Just Another Blog
Wednesday, November 29, 2006
CNET is reporting that the Russians are going to shutdown Allofmp3.com. Figures that I reloaded $60 onto my balance last night. Well, I paid $60, but they gave me $72 worth of credit for using Xrost which is the only way you can reload with a visa anyway.
I went through and bought 308 songs on 18 albums for $47.11 last night. That's roughly an 84.4% discount to the Apple service, and the tunes aren't locked, the files are named to my specs, and all of the meta information is prefilled (although the genre always shows up as other). I've spent a fair amount of money on the site over the past few years because it's just so darn easy to find and download what you want. And you always know what you're getting; no worrying that some moron has mislabeled some song and Stiff Little Fingers is really Blink 182.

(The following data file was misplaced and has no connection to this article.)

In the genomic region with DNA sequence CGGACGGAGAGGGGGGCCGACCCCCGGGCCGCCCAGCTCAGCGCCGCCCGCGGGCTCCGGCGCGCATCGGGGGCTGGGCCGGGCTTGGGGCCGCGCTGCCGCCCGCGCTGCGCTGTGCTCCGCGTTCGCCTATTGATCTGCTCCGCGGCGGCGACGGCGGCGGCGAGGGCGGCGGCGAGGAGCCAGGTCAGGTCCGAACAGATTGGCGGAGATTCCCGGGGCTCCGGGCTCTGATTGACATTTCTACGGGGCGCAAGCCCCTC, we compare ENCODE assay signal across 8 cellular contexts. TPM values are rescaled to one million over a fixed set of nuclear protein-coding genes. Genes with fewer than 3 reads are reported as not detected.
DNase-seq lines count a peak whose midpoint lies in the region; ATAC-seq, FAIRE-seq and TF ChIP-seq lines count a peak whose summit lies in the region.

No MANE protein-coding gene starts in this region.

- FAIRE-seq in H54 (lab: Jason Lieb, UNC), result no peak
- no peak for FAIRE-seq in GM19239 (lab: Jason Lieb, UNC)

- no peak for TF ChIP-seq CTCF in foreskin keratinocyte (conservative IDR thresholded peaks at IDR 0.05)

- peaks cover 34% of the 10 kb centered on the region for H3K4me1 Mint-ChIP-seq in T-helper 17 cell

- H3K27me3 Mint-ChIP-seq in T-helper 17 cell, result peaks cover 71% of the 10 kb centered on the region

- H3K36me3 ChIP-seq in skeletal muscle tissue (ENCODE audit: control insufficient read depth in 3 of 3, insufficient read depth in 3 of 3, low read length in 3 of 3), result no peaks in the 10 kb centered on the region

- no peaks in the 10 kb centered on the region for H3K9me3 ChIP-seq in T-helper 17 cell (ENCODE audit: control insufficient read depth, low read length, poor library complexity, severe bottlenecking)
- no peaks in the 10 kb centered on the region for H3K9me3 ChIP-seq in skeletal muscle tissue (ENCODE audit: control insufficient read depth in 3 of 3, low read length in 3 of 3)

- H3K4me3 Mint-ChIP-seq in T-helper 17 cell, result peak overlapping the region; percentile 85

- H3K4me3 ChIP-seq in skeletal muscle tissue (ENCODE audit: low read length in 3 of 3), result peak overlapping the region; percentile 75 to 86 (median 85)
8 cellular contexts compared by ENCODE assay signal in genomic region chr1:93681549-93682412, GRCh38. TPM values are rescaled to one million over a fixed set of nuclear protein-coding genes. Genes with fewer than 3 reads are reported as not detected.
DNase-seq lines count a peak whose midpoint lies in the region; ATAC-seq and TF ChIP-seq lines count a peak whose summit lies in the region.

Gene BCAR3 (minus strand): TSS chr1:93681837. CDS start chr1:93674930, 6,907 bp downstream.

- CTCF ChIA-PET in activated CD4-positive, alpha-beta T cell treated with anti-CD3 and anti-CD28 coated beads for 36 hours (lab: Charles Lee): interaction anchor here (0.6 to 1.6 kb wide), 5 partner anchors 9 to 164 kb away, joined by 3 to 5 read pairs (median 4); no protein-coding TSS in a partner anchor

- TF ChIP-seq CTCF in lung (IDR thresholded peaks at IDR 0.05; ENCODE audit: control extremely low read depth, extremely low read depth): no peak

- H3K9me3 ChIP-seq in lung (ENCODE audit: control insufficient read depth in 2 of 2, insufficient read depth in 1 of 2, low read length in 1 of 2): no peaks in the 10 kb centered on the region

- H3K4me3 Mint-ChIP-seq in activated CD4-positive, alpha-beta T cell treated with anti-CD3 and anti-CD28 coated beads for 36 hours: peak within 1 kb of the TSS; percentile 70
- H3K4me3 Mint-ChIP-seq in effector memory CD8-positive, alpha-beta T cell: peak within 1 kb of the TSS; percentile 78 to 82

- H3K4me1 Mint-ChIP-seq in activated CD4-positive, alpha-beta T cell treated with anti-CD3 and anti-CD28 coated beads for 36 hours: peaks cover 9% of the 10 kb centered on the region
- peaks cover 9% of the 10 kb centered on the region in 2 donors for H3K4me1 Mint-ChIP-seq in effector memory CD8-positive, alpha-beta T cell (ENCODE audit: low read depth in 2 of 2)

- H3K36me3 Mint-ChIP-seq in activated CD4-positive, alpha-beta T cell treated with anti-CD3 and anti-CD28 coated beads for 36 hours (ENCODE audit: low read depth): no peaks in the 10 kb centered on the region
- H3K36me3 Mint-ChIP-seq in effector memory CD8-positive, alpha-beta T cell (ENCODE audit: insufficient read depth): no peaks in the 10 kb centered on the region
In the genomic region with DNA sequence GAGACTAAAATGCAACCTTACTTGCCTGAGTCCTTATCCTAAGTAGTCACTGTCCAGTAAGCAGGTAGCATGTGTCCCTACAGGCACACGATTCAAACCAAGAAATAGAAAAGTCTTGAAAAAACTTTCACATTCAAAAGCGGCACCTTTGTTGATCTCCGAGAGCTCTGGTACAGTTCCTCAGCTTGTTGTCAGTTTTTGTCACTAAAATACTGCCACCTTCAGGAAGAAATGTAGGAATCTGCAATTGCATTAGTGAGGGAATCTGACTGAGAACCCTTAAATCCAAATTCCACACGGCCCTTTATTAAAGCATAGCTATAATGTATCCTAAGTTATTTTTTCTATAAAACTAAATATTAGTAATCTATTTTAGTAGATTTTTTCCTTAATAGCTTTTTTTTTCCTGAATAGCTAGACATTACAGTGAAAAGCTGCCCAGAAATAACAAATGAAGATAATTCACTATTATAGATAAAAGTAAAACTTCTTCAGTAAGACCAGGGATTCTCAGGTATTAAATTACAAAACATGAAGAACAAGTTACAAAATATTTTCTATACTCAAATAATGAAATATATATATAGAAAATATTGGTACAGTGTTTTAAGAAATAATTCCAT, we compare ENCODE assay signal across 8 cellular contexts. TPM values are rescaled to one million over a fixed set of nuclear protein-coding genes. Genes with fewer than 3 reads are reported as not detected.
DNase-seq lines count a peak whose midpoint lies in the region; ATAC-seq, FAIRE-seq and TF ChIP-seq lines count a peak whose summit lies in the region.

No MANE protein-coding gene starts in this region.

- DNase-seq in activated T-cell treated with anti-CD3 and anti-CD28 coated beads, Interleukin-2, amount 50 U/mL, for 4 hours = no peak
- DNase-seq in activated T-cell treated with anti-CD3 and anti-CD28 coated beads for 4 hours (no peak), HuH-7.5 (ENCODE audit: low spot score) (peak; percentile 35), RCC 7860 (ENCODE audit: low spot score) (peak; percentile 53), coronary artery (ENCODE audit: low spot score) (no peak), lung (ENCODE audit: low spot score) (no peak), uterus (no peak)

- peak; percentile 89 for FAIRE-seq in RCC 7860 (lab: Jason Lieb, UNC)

The site is currently up and running, so I guess I'll have to buy a bunch more music tonight. Shouldn't be too tough to find stuff. I hope it's not really going away, but I guess I wouldn't be surprised if it is. If the country shuts it down, I sure hope they take their massive, massive collections and flood the p2p networks or even start their own.
"We are tired of your abuse. Try to stop us; it's no use. Ryes above! Ryes above! Ryes above!We're gonna ryes above!"
Rye whiskey is the next small batch bourbon. I'm already a fan. They quote the Jim Beam Rye at $20 a bottle, but I'm pretty sure I paid closer to $14. I really enjoy rye in my manhattans which is a drink to which I am fairly new. When I was a bartender, I rarely added bitters to the manhattans that I crafted only using them when requested. As a drinker, I now realize I must apologize to those I served. Bitters are a proper and important part of the recipe. I drank a rye manhattan most recently on Saturday in advance of the massive steak dinner. Seemed like a natural choice to me although most of my guests tended toward the clear spirits; my gin supply took a tough hit that evening between the martinis and the 'n tonics.
Tuesday, November 28, 2006
Cut and Run